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Thread: RTI Act does not apply to my office: CJI

  1. Re: RTI Act does not apply to my office: CJI

    I think BCI should invite views from litigants/victims of justice if they really mean business.The advocates/lawyers are not the sufferers. Most of the time they have no interest in justice. Just interested in the client and that to only to the extent they can make their fees.

  2. Re: RTI Act does not apply to my office: CJI

    I agree with Shri Chaudhary. The litigants should have say in the survey, otherwise it will not give real picture of the situation. Ultimately, we are seeking improvement in system for the benefit of users of legal system. RIGHT 2 JUSTICE is useless unless judiciary improves its functioning. At present, perhaps inefficient judiciary is the main cause of injustice and social tension. Every body wants to take law into its hand, as common man is losing faith in judicial 'justice'.
    It takes each of us to make difference for all of us.

  3. Re: RTI Act does not apply to my office: CJI

    Thanks jps50. I have no. of cases where one can clearly make out from ordersheet it self that delay in justice is not because of lack of judges.

  4. #44
    Col NR Kurup (Retd)
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    Re: RTI Act does not apply to my office: CJI

    I think our discussion is going away from the RTI Act.
    Any way let me add following. Will any Survey Team will ever contact any affected litigant ? He may be having evidence of his own judgment showing that something wrong done to him ? Such evidence may not suit the terms of references of the survey or the pre-conceived aim of the survey. We cannot use the terminology of corruption when we mention anything on judiciary fearing Contempt of Courts Act.

    Still I am quotting below examples of two judgements of Munsiff's Court, Tellicherry,
    Kerala which I am ready to produce to any genuine Survey Team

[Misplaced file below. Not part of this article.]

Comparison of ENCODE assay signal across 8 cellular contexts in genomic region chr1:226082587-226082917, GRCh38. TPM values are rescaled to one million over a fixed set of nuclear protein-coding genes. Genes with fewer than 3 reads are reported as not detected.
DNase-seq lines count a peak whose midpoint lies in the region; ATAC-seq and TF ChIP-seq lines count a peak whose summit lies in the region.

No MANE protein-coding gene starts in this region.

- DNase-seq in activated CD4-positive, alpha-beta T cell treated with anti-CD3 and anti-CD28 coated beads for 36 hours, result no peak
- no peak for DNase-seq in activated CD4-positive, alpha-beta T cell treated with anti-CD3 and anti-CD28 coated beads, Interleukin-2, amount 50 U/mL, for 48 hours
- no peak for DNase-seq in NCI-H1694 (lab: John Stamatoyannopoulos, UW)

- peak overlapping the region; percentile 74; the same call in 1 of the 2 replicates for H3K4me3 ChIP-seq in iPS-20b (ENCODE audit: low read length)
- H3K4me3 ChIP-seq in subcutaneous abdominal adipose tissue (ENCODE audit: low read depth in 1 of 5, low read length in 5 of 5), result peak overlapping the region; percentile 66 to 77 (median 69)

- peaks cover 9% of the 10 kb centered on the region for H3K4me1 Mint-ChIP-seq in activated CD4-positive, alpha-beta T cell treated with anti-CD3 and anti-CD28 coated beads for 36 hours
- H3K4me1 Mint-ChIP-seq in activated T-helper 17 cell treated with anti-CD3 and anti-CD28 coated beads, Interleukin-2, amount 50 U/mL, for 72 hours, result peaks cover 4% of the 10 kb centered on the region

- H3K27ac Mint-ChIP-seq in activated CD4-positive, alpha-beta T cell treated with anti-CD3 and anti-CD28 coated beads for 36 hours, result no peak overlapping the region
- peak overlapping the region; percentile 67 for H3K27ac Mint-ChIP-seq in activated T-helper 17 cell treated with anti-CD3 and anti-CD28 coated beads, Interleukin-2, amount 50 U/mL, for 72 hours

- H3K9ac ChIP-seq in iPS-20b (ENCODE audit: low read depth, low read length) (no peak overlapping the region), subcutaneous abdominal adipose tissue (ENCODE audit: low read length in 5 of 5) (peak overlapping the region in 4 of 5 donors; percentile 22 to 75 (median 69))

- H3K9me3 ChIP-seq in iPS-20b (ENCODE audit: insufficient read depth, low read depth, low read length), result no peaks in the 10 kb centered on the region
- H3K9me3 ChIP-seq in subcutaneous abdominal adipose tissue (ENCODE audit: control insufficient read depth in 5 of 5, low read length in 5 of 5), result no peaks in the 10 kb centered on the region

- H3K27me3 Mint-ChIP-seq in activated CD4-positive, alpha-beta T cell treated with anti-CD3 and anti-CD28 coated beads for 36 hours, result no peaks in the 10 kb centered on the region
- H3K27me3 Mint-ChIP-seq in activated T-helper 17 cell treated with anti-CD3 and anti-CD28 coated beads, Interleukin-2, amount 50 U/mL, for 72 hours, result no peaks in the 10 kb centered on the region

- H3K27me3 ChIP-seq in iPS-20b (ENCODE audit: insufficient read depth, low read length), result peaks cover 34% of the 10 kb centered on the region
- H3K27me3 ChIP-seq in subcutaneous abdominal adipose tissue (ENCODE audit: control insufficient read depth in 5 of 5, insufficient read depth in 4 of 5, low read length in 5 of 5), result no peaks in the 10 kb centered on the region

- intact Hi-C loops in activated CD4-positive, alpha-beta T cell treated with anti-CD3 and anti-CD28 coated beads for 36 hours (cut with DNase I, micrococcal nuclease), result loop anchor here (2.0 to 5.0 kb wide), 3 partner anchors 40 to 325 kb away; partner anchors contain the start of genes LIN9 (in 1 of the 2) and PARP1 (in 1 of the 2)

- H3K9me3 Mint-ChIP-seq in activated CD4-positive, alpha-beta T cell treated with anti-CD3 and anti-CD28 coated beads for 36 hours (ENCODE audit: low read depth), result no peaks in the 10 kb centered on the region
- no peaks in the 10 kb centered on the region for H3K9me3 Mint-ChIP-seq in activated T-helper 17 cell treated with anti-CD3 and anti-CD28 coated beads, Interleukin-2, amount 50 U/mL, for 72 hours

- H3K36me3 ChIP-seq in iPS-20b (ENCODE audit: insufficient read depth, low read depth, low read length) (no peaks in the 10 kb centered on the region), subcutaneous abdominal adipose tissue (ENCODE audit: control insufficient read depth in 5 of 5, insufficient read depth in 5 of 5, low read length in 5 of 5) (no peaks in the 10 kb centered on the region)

1. The Revenue authorities have fraudulently shown 4.58 acres of land worth Rs.10 crores in the name of a vested interest in the revenue records and started collecting land revenue. In a suit filed seeking a declaration that the above party has NO title deed to above land was beaten around bush. During interrogatories issued they had to admit that they are not in posession of such a title deed. Of cource this statement is not in the judgment.However on the previous date of hearing of the case they produced an order of Taluk Land Board showing this land in their name based on report of Tahsildar. All pleas by me before the Munsiff that this ocument should not be admitted as evidence without PROVING was not cared. The declaration sought for was denied based on the above unproven and unmarked evidence. Of cource I had gone for appeal seeking PROOVING of this document., I think I should stop at this point.

    2. In another case a suit seeking declaration on similar line in another plot was dismissed by the Munsiff on the plea that the plaintiff has failed to prove his title. The funniest part is that his judgement contain the list of my marked documents where Exhibit.A and B are my documents of title.

    Please tell me how this can be explained in a democratic country ?

  5. #45

    Judges are public servants, not bosses

    Judges are public servants, not bosses

    By Justice V.R. Krishna Iyer in The Hindu on May 02, 2008

    Contrary to what the Chief Justice of the Supreme Court recently said,
    the Right to Information Act does cover ‘constitutional authorities.’


    Absolute power and egregious error will be totally incompatible, even when the matter involves the judiciary. Justices of the court are no higher than great Homer who, as Lord Byron put it, sometimes nods off. The ‘robed brethren’ on the High Bench do sometimes blink.

    Perhaps it is a rare occurrence, but this is what happened when the Chief Justice of India, the country’s highest judicial functionary, claimed that the Chief Justice is not a ‘public servant’ but a ‘constitutional authority.’ It may be true. But every judge is oath-bound to dispense public justice “without fear or favour, affection or ill-will.” Public justice is public service, and obviously judges are public servants.

    The Right to Information Act, therefore, does cover ‘constitutional authorities’, contrary to what the Chief Justice said. His absolutist obiter, coming as it does from a legal luminary for whom I have high regard, is bizarre and it is a faux pas. Unfortunately, he has, in my legal perception, slipped into an accidental innocence of jurisprudence.

    This may, however, be justly overlooked, having regard to the heavy burden he bears. He has to manage the court, handle a load of judicial work, frequently make ceremonial journeys, give erudite speeches and interviews, and bear the tremendous strain involved in selecting higher judicial personnel.